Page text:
Would Honda and Acura stand out more if they offered V8's?
It's a wild thought, but Honda is one of the few companies out there that doesn't dabble in the art of V8's.
I was thinking about writing a piece about how almost every manufacturer has at some point or another stuffed a giant V8 in something and sold it to the public, and then I stumbled upon Honda, who has never made a mass market V8. Honda has made plenty or high-revving V8's for IndyCar, but there was never a V8 Acura or any massive body-on-frame SUV that had one either. So this got me thinking, would Honda's products be better if they had V8's?
The first question would be, how would they create a V8? Would they base it on the Earth Dreams 3.5-liter V6? Would they staple two Type-R engines together? Would they build something from the ground up? Where would it redline? All of these questions make this proposal almost impossible to solidify, but let's say for the purpose of the conversation that it was a combination of two of their 1.5-liter turbocharged four-cylinder engines together to make a hypothetical 3.0-liter, 400 horsepower V8. With 400 imaginary horses on tap, this opens Honda up to a world of opportunities.
Revival of the SLX
I'm keen on slamming this new engine under the hood of a revival of the Acura SLX. While Acura can command nearly $60,000 for a fully-equipped MDX, but I think that the 321 horsepower Sport Hybrid doesn't have power to play in that category. A new SLX with a body-on-frame setup could give the Chevrolet Suburban a proper run for its money, especially in terms of day-to-day livability, and fuel-economy too. Seating for seven or eight and plenty of cargo space would make this nonexistent Acura a staple for affluent families.
A Proper Screaming NSX
The original NSX had the looks of an Italian supercar, the comfort of an average sports coupe, and the ability to either go really fast, or cruise in style. Honda's brilliant midship-mounted V6 helped give the NSX the best of both worlds with relatively decent reliability, and for a reasonably affordable price too. The new NSX however is starting around $150,000 and will still rip your skeleton from your body on command, but it lost its "Everyman's Supercar" appeal because of the price tag. Now, am I saying that a twin-turbo V8 will drop the cost of the NSX? No, but am I saying that it could make it a high-revving brute with all of the glorious VTEC power that the boy-racers love? Yes. I firmly believe that a VTEC V8 would give the NSX a new personality that would be more akin to the first-generation models. In this hypothetical world, Honda would have bolted two Type-R engines together at the crankshaft to create a 4.0-liter V8 with around 600 horsepower on tap. I think this could help the NSX appeal to customers who don't like the V6 Sport Hybrid setup in the current NSX as well.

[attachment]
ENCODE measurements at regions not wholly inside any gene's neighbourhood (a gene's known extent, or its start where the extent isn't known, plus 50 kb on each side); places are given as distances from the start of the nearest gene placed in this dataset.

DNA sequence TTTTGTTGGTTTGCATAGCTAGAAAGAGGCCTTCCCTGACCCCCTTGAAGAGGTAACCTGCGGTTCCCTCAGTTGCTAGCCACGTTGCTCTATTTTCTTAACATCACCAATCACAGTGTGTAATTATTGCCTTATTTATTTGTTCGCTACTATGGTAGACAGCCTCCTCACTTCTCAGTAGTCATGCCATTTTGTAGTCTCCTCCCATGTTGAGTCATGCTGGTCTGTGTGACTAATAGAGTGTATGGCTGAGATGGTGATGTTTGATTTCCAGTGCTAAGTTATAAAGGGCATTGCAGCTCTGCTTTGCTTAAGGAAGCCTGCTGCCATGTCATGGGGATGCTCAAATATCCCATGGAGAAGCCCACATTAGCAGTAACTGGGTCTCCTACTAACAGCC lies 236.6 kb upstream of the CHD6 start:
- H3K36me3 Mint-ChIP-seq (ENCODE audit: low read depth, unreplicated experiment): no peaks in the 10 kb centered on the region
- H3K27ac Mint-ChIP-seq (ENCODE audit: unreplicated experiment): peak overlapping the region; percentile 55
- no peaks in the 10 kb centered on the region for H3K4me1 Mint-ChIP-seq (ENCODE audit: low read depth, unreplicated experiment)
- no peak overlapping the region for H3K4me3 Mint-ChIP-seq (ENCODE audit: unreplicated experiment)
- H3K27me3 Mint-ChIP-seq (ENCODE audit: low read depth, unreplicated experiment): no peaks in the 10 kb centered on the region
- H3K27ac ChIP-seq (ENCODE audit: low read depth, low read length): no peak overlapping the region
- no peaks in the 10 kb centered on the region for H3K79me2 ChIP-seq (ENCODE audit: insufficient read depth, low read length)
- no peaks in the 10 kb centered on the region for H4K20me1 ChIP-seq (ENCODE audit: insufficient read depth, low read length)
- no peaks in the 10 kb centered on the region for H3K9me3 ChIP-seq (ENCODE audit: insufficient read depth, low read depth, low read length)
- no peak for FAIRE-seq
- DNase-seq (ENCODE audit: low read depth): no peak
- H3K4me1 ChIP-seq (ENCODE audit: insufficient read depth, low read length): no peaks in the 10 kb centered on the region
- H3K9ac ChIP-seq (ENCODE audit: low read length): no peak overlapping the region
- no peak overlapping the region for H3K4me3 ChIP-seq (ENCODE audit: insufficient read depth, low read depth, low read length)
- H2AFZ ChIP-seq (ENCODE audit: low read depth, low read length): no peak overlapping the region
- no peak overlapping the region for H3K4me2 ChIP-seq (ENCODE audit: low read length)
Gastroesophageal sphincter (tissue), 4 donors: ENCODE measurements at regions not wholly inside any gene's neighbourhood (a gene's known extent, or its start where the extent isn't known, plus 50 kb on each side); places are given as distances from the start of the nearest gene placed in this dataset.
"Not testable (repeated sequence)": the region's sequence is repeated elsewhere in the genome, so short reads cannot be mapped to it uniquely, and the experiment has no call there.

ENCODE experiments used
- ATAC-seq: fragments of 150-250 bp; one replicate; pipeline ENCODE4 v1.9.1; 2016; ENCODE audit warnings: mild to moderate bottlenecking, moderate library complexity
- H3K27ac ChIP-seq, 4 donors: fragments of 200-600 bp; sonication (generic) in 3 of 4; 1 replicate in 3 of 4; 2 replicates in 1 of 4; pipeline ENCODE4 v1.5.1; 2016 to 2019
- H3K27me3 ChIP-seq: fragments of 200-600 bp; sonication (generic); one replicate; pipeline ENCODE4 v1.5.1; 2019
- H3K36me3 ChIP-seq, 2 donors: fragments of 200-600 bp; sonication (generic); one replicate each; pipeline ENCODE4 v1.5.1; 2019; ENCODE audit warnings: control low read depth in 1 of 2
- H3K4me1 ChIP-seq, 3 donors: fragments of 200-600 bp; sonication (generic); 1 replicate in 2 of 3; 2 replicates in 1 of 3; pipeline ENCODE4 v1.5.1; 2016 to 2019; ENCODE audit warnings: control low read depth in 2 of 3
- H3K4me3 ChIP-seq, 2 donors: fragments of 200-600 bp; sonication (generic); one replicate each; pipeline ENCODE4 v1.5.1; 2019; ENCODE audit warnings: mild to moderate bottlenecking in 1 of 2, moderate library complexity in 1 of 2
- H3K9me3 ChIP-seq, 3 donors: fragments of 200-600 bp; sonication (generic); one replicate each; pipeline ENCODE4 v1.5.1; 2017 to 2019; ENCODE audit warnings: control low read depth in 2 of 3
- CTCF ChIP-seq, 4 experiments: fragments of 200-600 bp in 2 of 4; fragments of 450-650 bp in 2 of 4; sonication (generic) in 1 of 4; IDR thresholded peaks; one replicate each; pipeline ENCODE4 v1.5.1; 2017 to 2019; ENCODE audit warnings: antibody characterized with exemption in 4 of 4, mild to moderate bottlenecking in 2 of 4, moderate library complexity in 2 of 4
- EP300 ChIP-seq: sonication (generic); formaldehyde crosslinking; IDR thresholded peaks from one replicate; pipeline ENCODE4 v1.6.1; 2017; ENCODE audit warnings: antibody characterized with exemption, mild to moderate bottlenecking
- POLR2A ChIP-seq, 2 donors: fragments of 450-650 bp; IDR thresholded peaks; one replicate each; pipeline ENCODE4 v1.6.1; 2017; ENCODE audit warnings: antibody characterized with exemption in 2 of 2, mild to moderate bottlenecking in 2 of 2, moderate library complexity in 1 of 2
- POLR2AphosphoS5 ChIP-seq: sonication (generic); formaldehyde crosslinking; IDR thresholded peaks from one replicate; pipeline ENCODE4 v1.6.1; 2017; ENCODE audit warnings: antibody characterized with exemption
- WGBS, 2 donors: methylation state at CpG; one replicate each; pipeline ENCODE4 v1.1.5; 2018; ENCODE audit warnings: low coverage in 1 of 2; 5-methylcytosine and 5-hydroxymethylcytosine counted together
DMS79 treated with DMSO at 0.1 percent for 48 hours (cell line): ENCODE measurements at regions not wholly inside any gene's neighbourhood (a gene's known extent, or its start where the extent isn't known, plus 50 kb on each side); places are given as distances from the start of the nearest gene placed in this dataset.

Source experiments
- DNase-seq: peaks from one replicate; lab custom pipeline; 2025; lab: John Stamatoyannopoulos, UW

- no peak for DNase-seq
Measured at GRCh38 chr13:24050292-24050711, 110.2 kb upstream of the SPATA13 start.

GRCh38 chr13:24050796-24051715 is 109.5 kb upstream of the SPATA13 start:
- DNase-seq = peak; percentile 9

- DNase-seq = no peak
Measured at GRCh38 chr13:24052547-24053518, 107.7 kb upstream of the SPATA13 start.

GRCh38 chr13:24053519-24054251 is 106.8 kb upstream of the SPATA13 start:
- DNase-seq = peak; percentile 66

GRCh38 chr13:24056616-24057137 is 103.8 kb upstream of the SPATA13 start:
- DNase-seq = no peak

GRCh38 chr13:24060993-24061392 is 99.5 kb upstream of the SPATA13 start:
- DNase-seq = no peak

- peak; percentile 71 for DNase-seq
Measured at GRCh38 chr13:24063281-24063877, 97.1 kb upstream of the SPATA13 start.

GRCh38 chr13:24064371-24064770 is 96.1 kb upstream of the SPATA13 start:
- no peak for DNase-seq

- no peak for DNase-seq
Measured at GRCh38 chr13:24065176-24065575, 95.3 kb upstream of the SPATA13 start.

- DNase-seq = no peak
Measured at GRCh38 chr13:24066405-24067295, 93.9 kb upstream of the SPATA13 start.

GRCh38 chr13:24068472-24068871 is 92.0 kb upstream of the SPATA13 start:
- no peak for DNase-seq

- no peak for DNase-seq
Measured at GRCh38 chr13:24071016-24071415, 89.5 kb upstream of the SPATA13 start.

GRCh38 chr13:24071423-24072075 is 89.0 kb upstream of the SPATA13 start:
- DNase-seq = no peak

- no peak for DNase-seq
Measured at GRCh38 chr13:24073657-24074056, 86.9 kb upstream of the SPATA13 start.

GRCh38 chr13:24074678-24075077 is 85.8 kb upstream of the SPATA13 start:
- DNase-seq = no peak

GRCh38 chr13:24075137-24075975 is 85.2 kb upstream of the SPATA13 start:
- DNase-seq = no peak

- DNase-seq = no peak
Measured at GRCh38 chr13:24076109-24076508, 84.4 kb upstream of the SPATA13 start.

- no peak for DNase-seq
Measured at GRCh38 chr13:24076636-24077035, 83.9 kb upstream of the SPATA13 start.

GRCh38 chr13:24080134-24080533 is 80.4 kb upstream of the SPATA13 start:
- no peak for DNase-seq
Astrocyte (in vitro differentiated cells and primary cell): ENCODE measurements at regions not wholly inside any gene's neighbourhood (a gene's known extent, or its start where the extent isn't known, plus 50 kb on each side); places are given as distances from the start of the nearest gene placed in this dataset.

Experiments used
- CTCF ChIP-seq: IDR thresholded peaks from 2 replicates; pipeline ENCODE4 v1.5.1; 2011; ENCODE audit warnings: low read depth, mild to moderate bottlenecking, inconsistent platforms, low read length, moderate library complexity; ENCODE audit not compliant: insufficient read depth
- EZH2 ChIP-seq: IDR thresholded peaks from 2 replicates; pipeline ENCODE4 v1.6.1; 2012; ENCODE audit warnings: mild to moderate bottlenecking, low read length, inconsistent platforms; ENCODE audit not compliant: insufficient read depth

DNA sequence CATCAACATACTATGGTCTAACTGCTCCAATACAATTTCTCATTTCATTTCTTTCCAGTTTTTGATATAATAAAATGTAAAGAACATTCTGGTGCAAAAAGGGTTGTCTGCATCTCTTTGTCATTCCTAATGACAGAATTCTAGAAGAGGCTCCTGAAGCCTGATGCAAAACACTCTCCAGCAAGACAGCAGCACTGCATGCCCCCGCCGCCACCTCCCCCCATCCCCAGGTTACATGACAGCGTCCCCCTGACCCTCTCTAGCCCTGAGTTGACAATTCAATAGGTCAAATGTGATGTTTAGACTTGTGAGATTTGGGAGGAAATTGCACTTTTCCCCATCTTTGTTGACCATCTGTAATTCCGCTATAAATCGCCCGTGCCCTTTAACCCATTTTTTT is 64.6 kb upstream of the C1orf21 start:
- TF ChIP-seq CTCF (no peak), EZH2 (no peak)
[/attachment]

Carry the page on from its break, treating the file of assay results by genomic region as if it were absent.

A Legendary Legend
The Honda Legend and Acura RLX both flagship sedans of their respective lineups, but use similar engines and carry similar pricetags. The RLX can sticker for just shy of $70,000 fully loaded, and while the 377 horsepower Sport Hybrid V6 makes the most powerful Acura besides the NSX, it still lags behind other luxury sedans that carry similar price tags like the Cadillac CT6, Audi A6 and the Genesis G90. Assuming a 400-horsepower V8 was on offer instead, Acura could bring a brilliant powertrain to a segment of boosted V6's that would have really great running costs considering it would basically be using the same parts as an upmarket Honda Civic. It would be rather interesting to Acura make this move because it would also give the RLX an upper hand at that price point.
Unfortunately this is all just a dream, with Honda continuing to make relatively reliable drivetrains in relatively nice looking vehicles. That's the problem with Honda and Acura is that their lineups are so restrained. I'm not saying that they need a V8, but I am saying that I think they're missing out on portions of the market that would buy a product from Honda or Acura, if they had one to offer. Honda is killing it in terms of crossover sales, but it hasn't done well selling big cars in the US, and I think with a V8 under the hood, more people would be keen to look their way.
Would you buy a V8-powered Honda or Acura? Comment Below!